The sun is getting brighter. In about one billion years, it’ll be too hot for us to live here. In about two billion years, it’ll be really too hot and in five billion years, the sun’s diameter will reach the size of the earth’s orbit. So far we have talked lightly about space travel. Nature has not given us hints about how to get to another star. It’s difficult enough to travel within the solar system.
You spoke about the acceleration of the universe and astronomers have also showed that it’s dark energy that’s causing this acceleration. Do we just have a name or is there a theory to explain dark energy?
There’s no theory popular enough to be recognized as theory, though there’s a suggestion that there is a law of nature that is requiring the universe to be as it is. Experimentally, our objective is to measure the history of this acceleration since we now know that this acceleration has been operating for five billion years. When did it start? We don’t know. Is it governed by Einstein’s constant or by something else? That, too, is unclear.
You are leading the James Webb Space Telescope (JWST) mission slated for 2013 launch. What results do you expect from it?
We want to see the first objects and stars that were formed after the Big Bang, how galaxies are assembled from small particles. By looking at the dust clouds, we hope to see how stars are made locally. We hope to understand how earth comes to support life.
Is there any exciting possibility beyond this?
It’d be a great surprise if someone tells us what’d be the right place to look for an earth-like planet with signs of life. We know we’ll find an earth-like planet as the Kepler Mission is already making a catalogue (of such places). What is unlikely so far is that our equipment is incapable of doing the chemical analysis of the atmosphere of the planet. So probably that’s for the next generation of telescope.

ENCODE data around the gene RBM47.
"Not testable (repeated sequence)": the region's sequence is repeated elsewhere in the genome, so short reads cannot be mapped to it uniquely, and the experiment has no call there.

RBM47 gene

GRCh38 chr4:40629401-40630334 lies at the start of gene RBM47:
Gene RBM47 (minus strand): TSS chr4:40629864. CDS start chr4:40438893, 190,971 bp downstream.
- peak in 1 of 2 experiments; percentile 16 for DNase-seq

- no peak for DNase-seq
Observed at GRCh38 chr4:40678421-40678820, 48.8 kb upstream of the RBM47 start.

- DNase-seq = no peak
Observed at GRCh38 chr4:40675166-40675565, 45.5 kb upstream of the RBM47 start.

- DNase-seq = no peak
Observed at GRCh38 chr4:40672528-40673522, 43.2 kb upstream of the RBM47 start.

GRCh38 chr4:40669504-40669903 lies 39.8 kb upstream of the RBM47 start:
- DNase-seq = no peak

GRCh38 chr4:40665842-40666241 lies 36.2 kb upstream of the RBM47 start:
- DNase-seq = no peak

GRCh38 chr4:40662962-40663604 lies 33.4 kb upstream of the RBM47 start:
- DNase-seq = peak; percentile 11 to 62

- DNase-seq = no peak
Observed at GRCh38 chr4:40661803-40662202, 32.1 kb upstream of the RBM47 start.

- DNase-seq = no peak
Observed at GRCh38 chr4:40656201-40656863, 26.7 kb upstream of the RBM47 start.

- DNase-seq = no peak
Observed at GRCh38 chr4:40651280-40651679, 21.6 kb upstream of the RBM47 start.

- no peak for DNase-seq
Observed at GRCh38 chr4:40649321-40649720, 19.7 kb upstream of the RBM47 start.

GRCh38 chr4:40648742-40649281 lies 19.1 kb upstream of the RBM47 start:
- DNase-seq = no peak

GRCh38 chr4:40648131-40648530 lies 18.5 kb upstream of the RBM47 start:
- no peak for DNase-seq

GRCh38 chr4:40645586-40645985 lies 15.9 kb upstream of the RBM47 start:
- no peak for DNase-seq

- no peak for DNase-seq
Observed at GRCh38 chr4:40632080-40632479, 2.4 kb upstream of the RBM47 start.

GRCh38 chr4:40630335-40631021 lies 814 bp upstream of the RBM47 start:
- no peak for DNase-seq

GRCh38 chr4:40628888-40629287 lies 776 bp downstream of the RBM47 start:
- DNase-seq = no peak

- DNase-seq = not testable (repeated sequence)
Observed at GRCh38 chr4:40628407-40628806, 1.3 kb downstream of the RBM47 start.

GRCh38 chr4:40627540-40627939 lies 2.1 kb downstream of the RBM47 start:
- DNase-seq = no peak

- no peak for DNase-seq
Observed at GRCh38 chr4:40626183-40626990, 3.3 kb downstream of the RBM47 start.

COBE gave you the Nobel. Do you think JWST will lead to a few more Nobel prizes?
It’s hard to guess. It won’t be for me. So far, we have two Nobels for cosmic microwave background radiation—for its discovery and its measurement. I think another will be when gravitational waves are detected. The hunt for dark matter will probably lead to a Nobel when it succeeds. I don’t think it’ll go to an astronomer. It’s more likely a particle physicist, theoretical or experimental. If we could find it (dark matter) in the lab, it’ll be so informative. Astronomers can tell you how much of it is there but won’t tell anything about the particles themselves. Carlo Rubbia (1994 Nobel Prize winner) has a list of 20 such particles, but we don’t have a good favourite yet.
As the space exploration gets bigger and more expensive, do you think international collaborations will increase? India has just begun exploration of outer space...
It’ll happen not just because projects are expensive but because there is a lot of interest. Space science is a cultural phenomenon driven by human curiosity, and curiosity is worldwide. Canadian and European space agencies are collaborating in JWST. When a mission is designed to measure dark energy, it is also likely to be an international project.
Did the Nobel Prize change your life as a civil servant?
Yes, my responsibility to speak to the general public is much more now than I had before.